As many of you will know, I’ve been having a few interviews as of late. The one thing that has come up from these interviews is that I have no training in SQL (Structured Query Language or Standard Query Language)

Pronounced: ESS-Queue-ELL

NOT: Sequel as most recruitment people think it’s pronounced

Anyway, since more than a few of the companies I’ve interviewed with have asked:

Have you experience with SQL?

I’ve had to answer in the negative, but try to assure them that I pick things up quickly. I’ve had enough of having to provide a negative answer in these situations, so I’ve started to learn SQL.

An Insomnia Cure?

I’ve bought a mobi (Kindle eBook) on SQL, and have been attempting to learn SQL from that. the only problem is that I keep losing consciousness. The reason:

SQL is boring!

At least SQL is exceptionally boring from a Procedural Programming point of view; mainly because it’s not a procedural language. Even so this is the first time I’ve ever read a book, and lost consciousness because the subject matter was THAT droll. Whenever my brain is active I can’t switch off, and when reading my brain is pretty active.

For those playing the home game, a procedural language is a computer programming language that the programmer uses to enter code using a defined set of procedures to attain a goal. An example would be brewing a cup of green tea:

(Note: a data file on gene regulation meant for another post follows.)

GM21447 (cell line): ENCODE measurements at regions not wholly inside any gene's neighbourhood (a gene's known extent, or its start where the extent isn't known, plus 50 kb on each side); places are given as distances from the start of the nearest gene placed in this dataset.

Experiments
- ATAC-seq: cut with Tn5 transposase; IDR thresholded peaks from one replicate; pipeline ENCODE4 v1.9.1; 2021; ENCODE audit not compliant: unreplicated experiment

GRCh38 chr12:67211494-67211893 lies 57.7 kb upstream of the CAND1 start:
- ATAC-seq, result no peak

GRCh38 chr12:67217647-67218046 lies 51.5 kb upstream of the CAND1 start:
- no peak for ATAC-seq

1. Get mug
  2. Fill kettle
  3. Boil water
  4. Add tea bag to mug
  5. When water has boiled, add to mug
  6. Leave to brew for 2-3 minutes
  7. Remove tea bag
  8. Enjoy

Whereas SQL is non-procedural; which means that you don’t tell it how to get the answer, just the answer you want. The DBMS (DataBase Management System) takes your answer request and reads through the database, finding you the answer when and where it can.

This is not to say that I don’t like all non-procedural languages. I enjoy the challenge involved in the construction and deployment of Prolog statements and functions. (If you value your sanity, you’ll avoid using Prolog wherever possible)

I think that my dislike from SQL must come from the extreme importance ‘experts’ place on it. I’ll agree that a £30k salary is worth defending, but not at the cost of (seemingly) inventing words in the middle of conversations just to justify your massive pay check.

Anyway, that’s a topic for a rant at another time

Have fun,

J

Jamie is a .NET developer specialising in ASP.NET MVC websites and services, with a background in WinForms and Games Development. When not programming using .NET, he is either learning about .NET Core (and usually building something cross platform with it), speaking Japanese to anyone who'll listen, learning about languages, writing for this blog, or writing for a blog about Retro Gaming (which he runs with his brother)